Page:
An historic Treaty settlement will see some of Auckland's most well-known volcanoes and islands, including One Tree Hill and Rangitoto, returned to local Maori.
The deal could pave the way for a new tree to be planted on the summit of One Tree Hill, which has had none since a radiata pine was removed 12 years ago after attacks by Maori activists.
The settlement, initialled today by Treaty Negotiations Minister Chris Finlayson, will vest 14 volcanic cones to a group of 13 iwi and hapu groups known as the Tamaki Collective.
The volcanoes will be held in a trust and co-governed by the collective, the Auckland Council and the Crown for the benefit of all Aucklanders and manu whenua.
Auckland Council will maintain day-to-day responsibility for the management of the volcanoes with the exception of North Head, which will continue to be managed by the Department of Conservation (DoC).
Existing public access and use rights would be unchanged, and third party rights including infrastructure, buildings and leases would continue.
Many of Auckland's most well-known volcanoes are part of the deal, including Mt Eden, Mt Hobson, Mt Wellington and Mt Victoria.
Mt Mangere will continue to be owned by the Crown but will fall under the co-governance model.
A spokesman for Mr Finlayson said the deal was "definitely a step towards a new tree'' on the summit of One Tree Hill.
The council has said it would not plant a new tree until Treaty issues were settled.
However, the deal still needs to be approved by local iwi and hapu before it is signed by the collective and the Crown and enacted in legislation.
The deal will also see four Auckland islands returned to Maori _ Rangitoto, Motutapu, Motuihe and conservation island Tiritiri Matangi.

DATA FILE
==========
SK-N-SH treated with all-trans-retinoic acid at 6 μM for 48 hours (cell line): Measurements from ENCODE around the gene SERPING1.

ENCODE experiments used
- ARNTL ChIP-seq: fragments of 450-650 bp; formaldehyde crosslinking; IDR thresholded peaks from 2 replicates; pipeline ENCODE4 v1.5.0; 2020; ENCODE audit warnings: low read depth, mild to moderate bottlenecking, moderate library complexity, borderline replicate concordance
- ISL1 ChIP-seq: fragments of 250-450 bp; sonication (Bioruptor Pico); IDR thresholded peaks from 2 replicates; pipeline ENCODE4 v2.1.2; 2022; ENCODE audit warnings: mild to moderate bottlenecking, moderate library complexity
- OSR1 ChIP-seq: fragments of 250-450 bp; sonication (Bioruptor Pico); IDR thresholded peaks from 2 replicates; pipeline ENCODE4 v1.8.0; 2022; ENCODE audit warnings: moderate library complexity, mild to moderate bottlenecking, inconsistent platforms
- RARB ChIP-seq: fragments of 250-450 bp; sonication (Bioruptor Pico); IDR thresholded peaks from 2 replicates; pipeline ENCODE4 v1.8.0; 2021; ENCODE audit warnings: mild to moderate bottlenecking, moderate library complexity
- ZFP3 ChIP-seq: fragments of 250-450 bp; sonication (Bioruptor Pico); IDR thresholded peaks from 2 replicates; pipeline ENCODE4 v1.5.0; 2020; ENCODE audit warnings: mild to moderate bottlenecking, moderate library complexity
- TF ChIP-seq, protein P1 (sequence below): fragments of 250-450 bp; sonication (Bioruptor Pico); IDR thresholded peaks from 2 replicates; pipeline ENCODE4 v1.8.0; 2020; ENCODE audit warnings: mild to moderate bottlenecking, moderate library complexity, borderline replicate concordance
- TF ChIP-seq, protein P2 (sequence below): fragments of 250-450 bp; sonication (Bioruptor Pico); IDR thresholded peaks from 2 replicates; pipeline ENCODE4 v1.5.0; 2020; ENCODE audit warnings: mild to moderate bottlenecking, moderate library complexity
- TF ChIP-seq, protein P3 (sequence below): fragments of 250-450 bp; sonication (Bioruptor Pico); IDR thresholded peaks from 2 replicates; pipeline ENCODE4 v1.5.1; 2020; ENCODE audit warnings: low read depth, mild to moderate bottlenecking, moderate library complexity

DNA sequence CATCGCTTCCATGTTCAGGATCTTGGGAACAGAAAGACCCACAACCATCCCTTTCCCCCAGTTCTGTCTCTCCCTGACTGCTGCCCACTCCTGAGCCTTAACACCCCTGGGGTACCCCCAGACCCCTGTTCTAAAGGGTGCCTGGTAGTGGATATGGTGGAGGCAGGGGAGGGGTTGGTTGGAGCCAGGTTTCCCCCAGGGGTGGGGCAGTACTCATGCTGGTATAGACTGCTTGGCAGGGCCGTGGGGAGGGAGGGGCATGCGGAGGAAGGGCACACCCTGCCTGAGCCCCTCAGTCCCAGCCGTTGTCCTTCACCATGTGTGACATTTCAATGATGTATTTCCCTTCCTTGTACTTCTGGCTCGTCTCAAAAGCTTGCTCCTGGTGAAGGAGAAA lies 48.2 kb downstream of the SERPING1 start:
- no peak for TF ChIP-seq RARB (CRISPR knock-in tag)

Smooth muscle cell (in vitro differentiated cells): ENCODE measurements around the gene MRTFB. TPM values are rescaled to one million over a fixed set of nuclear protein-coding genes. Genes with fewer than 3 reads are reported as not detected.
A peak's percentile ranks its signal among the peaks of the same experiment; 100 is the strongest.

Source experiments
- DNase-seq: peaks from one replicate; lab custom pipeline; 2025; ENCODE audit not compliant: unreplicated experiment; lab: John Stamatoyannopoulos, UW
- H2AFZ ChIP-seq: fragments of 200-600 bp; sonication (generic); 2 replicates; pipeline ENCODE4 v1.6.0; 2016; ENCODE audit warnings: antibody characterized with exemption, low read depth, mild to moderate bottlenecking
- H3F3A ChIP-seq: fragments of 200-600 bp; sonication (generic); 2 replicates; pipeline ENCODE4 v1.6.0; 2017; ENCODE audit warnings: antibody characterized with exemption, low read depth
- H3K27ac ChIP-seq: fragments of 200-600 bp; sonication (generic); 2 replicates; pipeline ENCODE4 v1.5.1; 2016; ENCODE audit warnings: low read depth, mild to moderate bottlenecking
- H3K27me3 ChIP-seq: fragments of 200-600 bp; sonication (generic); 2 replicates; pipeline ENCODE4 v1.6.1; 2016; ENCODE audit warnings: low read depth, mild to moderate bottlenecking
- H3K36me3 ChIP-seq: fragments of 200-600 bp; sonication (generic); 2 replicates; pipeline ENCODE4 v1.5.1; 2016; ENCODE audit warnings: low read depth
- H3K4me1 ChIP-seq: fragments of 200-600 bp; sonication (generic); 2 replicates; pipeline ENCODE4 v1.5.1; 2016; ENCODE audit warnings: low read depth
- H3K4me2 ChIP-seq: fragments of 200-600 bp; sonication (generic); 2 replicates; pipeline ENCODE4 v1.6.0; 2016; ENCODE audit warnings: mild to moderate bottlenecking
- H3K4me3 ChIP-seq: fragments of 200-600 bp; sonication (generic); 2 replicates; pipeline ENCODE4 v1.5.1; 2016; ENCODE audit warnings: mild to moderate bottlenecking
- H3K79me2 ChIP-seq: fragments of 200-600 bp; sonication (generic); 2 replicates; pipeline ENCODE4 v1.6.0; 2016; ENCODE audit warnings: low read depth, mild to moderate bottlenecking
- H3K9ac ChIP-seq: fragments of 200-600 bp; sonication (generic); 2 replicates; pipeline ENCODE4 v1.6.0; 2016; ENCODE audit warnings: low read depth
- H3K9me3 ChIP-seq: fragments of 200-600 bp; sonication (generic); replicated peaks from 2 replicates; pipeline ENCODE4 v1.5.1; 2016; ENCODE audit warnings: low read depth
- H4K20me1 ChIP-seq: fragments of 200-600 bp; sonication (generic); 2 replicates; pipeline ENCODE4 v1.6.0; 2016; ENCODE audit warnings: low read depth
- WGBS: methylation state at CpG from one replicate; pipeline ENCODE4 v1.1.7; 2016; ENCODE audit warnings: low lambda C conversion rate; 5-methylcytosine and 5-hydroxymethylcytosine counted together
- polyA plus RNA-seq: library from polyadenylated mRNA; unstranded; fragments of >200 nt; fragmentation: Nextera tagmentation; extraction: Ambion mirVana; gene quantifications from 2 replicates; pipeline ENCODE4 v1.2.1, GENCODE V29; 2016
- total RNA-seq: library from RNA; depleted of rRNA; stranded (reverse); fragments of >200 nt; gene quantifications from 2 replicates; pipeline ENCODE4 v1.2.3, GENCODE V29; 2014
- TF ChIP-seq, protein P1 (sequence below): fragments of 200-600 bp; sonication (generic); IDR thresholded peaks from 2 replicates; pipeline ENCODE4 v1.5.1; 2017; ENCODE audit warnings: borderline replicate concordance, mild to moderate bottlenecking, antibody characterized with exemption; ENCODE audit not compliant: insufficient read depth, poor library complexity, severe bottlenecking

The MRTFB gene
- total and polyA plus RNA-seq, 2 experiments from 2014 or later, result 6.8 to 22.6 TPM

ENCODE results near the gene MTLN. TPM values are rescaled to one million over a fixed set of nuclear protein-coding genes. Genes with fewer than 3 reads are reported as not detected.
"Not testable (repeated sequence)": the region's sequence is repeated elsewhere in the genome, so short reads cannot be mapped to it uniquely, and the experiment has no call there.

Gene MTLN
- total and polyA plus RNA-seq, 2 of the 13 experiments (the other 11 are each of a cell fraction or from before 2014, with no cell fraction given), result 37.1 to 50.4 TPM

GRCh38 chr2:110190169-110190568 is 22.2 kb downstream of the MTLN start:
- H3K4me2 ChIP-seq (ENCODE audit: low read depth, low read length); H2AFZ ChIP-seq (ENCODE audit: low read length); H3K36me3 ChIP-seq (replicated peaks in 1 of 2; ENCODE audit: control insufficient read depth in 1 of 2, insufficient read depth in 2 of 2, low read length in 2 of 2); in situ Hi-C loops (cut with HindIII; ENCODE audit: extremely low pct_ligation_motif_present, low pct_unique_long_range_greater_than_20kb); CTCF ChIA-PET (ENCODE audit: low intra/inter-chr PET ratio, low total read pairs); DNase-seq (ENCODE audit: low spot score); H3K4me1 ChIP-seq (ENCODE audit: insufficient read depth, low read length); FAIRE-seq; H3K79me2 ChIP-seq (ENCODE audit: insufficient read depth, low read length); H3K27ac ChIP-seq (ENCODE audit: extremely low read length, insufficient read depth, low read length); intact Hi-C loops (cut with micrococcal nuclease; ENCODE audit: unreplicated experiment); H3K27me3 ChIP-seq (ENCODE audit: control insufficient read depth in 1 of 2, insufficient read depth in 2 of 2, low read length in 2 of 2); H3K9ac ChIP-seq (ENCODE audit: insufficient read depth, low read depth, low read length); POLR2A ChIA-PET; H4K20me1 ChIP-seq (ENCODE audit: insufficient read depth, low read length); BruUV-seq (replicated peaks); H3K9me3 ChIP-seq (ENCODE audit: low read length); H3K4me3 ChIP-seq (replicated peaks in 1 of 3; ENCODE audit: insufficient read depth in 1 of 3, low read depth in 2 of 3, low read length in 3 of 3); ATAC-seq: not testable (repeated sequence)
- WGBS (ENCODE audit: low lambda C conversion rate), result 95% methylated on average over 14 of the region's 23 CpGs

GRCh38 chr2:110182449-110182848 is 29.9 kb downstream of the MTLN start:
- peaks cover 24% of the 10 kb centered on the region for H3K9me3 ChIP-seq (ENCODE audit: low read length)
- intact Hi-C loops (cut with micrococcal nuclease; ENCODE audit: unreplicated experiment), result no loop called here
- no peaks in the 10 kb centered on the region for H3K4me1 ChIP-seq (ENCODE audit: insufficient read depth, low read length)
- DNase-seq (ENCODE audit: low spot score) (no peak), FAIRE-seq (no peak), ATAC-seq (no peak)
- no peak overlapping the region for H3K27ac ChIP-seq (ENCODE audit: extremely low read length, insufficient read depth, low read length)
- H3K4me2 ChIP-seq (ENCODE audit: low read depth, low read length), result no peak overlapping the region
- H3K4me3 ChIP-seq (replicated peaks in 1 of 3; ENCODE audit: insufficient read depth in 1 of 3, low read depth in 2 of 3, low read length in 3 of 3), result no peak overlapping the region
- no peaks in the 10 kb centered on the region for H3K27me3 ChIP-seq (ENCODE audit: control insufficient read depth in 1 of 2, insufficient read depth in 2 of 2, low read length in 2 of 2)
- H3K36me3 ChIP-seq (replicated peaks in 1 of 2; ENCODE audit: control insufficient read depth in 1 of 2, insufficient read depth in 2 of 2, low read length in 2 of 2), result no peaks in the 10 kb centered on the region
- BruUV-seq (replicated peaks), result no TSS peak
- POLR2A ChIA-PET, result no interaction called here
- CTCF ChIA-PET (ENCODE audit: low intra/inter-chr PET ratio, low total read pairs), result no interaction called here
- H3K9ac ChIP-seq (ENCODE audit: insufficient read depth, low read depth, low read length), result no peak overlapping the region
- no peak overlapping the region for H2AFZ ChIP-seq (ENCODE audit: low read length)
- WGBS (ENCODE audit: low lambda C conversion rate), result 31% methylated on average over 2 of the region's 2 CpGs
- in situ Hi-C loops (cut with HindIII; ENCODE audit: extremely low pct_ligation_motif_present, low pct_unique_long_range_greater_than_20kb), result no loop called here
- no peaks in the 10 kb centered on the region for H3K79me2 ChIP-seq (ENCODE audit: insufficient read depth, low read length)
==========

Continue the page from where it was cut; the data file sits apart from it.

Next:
The islands will then be returned to the Crown for the benefit of all New Zealanders after one month in manu whenua ownership, with the exception of the summit and two historic waka mooring sites on Rangitoto, which will remain in iwi ownership.
Brown's Island will continue to be owned by Auckland Council and managed by DoC.
Mr Finlayson said the settlement was a significant step forward for Auckland iwi and the wider community in putting past grievances behind and looking to the future.
"The wider Auckland region accounts for around a quarter of all remaining historical settlements, and is a complex area with many overlapping claims and shared interests,'' he said.
"This collective agreement represents a significant step forward in settling these important claims.''
The deed of settlement also gives collective members a first-right-of-refusal on Crown land being sold in the Auckland area.
It was initialled by Mr Finlayson and representatives of the collective, excluding Ngai Tai ki Tamaki, at the Auckland War Memorial Museum today.
Auckland Mayor Len Brown, whose council has been involved in the negotiations, was present.
Mr Brown hailed the deed of settlement as an historic move for Auckland and an important milestone for mana whenua.
"It should provide a firm base for settling individual treaty claims and for new opportunities, including economic development and cultural expression.
"The sharing of responsibilities should provide a different perspective on how we treat this important part of our city's heritage, going forwards.''
Mr Brown said the settlement would go a long way to securing the interests of generations to come in Auckland.
The iwi and hapu that make up the collective are Ngai Tai ki Tamaki, Ngati Maru, Ngati Paoa, Ngati Tamaoho, Ngati Tamatera, Ngati Te Ata, Ngati Whanaunga, Ngati Whatua o Kaipara, Ngati Whatua Orakei, Te Akitai, Te Kawerau a Maki, Te Patukirikiri and Te Runanga o Ngati Whatua.